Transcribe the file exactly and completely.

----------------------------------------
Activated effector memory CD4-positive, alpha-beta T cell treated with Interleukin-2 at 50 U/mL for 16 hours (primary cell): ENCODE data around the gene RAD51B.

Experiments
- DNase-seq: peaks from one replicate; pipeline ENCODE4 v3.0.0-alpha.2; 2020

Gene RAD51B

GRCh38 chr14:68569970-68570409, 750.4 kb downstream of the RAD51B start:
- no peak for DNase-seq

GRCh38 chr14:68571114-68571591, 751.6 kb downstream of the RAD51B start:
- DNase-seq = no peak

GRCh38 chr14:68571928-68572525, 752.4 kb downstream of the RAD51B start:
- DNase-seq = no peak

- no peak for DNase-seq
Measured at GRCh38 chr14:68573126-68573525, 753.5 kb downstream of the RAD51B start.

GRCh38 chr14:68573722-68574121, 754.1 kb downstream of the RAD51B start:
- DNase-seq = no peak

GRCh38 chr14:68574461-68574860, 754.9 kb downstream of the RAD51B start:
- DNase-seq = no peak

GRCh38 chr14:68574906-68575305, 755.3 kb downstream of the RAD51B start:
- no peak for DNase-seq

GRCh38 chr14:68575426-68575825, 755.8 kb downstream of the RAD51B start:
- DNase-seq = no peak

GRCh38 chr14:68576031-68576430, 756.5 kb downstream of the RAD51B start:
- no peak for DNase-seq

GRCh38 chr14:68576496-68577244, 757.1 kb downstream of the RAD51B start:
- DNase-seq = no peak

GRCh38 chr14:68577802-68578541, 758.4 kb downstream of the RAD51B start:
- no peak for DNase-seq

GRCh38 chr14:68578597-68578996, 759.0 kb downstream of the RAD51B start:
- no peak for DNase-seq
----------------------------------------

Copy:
Activated effector memory CD4-positive, alpha-beta T cell treated with Interleukin-2 at 50 U/mL for 16 hours (primary cell): ENCODE data around the gene RAD51B.

Experiments
- DNase-seq: peaks from one replicate; pipeline ENCODE4 v3.0.0-alpha.2; 2020

Gene RAD51B

GRCh38 chr14:68569970-68570409, 750.4 kb downstream of the RAD51B start:
- no peak for DNase-seq

GRCh38 chr14:68571114-68571591, 751.6 kb downstream of the RAD51B start:
- DNase-seq = no peak

GRCh38 chr14:68571928-68572525, 752.4 kb downstream of the RAD51B start:
- DNase-seq = no peak

- no peak for DNase-seq
Measured at GRCh38 chr14:68573126-68573525, 753.5 kb downstream of the RAD51B start.

GRCh38 chr14:68573722-68574121, 754.1 kb downstream of the RAD51B start:
- DNase-seq = no peak

GRCh38 chr14:68574461-68574860, 754.9 kb downstream of the RAD51B start:
- DNase-seq = no peak

GRCh38 chr14:68574906-68575305, 755.3 kb downstream of the RAD51B start:
- no peak for DNase-seq

GRCh38 chr14:68575426-68575825, 755.8 kb downstream of the RAD51B start:
- DNase-seq = no peak

GRCh38 chr14:68576031-68576430, 756.5 kb downstream of the RAD51B start:
- no peak for DNase-seq

GRCh38 chr14:68576496-68577244, 757.1 kb downstream of the RAD51B start:
- DNase-seq = no peak

GRCh38 chr14:68577802-68578541, 758.4 kb downstream of the RAD51B start:
- no peak for DNase-seq

GRCh38 chr14:68578597-68578996, 759.0 kb downstream of the RAD51B start:
- no peak for DNase-seq